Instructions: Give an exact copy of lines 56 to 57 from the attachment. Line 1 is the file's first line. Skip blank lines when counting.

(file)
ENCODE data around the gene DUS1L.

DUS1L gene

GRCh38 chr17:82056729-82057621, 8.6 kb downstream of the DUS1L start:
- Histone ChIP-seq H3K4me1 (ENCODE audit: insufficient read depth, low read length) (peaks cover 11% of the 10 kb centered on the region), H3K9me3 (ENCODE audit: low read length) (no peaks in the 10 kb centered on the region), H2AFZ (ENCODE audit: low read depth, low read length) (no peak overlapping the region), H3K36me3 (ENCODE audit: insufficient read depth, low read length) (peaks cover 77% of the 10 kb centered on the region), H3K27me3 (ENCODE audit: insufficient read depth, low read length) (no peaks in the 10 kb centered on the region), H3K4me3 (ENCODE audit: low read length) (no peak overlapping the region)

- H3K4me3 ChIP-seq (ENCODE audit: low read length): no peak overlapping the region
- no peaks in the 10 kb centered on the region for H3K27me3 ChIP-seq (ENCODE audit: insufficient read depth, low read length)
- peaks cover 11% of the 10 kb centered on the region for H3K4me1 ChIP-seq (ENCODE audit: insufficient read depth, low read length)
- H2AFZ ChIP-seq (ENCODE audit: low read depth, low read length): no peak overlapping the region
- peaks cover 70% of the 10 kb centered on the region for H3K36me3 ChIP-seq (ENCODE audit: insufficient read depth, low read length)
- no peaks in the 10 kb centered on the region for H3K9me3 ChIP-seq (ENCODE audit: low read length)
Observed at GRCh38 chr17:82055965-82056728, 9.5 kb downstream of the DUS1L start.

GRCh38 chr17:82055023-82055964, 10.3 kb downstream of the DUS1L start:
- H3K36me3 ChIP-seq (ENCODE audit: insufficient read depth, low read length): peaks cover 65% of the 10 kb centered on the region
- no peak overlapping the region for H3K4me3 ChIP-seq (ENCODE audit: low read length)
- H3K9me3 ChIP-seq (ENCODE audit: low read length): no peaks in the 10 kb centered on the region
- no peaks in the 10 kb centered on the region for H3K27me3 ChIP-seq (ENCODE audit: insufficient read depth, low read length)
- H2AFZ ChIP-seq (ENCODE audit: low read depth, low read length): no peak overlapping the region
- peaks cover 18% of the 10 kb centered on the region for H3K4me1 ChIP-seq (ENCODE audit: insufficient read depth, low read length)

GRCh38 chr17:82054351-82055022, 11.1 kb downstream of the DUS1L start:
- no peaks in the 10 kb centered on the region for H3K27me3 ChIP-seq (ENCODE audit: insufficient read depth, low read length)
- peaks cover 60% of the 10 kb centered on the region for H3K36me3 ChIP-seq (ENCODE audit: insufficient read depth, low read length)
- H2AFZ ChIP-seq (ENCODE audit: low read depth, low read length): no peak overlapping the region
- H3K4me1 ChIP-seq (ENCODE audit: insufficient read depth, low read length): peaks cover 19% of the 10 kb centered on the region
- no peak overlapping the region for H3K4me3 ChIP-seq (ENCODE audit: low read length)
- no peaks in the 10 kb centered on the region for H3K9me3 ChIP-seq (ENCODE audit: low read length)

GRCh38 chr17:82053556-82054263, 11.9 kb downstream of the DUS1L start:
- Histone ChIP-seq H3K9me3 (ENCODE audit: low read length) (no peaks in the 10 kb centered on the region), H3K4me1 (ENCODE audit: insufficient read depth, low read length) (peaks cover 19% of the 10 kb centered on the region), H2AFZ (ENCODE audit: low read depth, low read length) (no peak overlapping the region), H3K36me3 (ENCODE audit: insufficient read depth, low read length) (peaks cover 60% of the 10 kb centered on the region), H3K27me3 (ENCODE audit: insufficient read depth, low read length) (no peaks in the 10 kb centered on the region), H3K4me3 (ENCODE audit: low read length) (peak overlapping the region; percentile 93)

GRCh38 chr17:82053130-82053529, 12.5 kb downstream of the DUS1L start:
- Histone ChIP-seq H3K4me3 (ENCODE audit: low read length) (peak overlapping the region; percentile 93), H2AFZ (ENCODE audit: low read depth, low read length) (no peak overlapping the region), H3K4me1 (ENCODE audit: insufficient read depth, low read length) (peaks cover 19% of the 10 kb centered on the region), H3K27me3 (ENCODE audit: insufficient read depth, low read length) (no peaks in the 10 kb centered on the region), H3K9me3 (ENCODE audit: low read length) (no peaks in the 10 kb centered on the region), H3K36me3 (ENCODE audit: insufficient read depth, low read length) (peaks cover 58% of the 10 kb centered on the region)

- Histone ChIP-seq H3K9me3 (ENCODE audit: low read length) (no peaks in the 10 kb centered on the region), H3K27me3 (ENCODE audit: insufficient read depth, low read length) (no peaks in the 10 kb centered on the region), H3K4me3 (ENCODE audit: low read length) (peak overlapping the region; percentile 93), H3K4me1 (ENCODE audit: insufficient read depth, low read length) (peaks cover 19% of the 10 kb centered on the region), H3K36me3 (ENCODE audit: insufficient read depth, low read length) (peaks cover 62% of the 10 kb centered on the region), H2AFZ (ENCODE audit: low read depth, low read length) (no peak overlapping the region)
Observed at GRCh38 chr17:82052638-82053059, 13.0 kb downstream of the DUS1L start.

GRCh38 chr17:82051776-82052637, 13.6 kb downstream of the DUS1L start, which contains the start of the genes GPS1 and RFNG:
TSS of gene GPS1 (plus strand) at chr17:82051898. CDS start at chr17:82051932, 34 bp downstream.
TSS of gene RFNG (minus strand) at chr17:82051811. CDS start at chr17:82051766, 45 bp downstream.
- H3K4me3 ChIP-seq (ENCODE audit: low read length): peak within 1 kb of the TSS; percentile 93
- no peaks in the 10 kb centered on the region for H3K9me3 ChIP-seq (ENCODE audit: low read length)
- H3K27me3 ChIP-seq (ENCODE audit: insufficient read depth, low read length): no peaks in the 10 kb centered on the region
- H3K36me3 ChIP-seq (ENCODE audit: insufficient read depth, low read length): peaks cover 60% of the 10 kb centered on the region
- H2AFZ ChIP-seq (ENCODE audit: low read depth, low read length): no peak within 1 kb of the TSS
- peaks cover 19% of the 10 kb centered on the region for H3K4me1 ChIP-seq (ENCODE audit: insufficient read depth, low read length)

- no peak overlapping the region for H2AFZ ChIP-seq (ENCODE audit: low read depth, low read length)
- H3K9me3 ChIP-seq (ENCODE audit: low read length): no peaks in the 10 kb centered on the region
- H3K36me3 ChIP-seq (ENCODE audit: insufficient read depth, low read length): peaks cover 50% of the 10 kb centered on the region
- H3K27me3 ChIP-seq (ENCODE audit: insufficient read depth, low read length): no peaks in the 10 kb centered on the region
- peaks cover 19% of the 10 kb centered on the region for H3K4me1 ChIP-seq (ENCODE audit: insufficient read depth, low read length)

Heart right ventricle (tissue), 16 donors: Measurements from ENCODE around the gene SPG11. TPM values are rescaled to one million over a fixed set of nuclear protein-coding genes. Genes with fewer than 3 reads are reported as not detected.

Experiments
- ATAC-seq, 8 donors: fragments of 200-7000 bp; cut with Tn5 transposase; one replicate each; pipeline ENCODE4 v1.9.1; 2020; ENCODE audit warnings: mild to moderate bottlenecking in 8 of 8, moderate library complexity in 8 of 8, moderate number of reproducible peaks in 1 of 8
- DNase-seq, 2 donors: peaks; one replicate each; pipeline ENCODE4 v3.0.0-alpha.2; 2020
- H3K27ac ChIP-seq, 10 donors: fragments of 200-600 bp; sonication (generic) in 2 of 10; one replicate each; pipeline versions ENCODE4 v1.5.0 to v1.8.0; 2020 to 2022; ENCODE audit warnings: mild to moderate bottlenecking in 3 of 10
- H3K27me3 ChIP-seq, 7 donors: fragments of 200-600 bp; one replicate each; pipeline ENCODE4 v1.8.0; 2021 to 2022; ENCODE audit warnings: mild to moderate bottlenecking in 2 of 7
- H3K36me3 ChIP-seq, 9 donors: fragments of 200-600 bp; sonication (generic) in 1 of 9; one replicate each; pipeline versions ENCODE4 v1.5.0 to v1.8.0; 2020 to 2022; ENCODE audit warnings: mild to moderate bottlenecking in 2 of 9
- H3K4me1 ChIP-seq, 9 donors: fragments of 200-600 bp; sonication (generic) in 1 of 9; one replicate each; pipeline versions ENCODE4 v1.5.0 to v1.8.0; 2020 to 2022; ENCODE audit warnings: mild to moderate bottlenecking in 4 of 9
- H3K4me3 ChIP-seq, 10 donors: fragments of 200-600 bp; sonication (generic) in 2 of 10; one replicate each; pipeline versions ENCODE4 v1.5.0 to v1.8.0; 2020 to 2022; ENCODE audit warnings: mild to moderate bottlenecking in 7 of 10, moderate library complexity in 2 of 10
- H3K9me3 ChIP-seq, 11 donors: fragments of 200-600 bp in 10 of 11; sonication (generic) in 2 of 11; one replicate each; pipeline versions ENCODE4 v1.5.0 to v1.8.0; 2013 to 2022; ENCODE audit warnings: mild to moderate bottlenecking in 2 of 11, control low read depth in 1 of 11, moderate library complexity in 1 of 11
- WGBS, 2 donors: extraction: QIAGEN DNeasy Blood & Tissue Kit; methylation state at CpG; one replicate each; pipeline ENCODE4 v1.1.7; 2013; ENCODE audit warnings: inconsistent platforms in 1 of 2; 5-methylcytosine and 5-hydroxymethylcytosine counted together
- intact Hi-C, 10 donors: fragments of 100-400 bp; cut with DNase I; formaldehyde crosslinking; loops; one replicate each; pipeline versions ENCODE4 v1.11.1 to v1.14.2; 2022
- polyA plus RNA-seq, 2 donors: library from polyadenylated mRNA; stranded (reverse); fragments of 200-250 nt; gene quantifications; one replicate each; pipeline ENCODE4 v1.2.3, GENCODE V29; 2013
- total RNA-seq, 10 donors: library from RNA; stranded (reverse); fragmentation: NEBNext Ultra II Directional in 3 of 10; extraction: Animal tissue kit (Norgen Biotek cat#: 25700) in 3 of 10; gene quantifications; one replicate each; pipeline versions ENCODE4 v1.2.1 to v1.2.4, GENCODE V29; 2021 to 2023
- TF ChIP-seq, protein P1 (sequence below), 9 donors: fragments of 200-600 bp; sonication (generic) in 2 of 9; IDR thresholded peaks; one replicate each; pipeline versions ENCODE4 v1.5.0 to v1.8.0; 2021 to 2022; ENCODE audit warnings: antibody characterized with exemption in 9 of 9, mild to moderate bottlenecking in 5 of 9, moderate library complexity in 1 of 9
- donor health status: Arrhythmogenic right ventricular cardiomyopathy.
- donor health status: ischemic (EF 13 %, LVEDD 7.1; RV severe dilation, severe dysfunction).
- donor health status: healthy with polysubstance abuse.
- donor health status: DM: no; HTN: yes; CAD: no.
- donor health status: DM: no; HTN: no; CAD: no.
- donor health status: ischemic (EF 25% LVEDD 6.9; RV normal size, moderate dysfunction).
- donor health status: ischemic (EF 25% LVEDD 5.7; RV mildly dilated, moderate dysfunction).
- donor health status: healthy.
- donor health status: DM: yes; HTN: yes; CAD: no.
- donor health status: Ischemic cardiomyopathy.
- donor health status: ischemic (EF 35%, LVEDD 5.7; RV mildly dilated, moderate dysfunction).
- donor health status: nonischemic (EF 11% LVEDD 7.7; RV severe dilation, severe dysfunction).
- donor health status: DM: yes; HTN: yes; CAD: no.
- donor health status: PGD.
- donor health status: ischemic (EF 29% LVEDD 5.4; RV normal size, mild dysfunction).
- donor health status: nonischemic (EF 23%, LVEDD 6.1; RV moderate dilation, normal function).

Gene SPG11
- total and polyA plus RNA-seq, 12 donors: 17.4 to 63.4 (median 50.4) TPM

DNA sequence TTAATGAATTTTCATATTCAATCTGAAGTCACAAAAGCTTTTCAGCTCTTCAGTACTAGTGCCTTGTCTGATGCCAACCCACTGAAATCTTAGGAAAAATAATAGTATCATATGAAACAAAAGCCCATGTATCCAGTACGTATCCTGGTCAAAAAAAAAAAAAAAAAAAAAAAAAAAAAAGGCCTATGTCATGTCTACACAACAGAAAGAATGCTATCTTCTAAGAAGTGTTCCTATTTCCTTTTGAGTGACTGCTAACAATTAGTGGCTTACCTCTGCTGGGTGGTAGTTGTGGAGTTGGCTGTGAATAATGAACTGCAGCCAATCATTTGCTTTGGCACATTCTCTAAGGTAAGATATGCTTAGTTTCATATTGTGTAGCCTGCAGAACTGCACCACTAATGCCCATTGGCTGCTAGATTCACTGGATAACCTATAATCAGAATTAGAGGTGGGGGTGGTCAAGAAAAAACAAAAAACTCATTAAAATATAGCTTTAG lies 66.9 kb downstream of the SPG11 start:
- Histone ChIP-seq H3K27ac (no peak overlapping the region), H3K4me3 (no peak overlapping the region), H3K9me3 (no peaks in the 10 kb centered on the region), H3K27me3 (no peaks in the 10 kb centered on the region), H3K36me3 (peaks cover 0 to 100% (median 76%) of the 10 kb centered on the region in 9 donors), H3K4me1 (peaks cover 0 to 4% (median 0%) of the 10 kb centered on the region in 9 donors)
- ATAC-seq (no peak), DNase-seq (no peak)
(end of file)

- WGBS, 2 donors: extraction: QIAGEN DNeasy Blood & Tissue Kit; methylation state at CpG; one replicate each; pipeline ENCODE4 v1.1.7; 2013; ENCODE audit warnings: inconsistent platforms in 1 of 2; 5-methylcytosine and 5-hydroxymethylcytosine counted together
- intact Hi-C, 10 donors: fragments of 100-400 bp; cut with DNase I; formaldehyde crosslinking; loops; one replicate each; pipeline versions ENCODE4 v1.11.1 to v1.14.2; 2022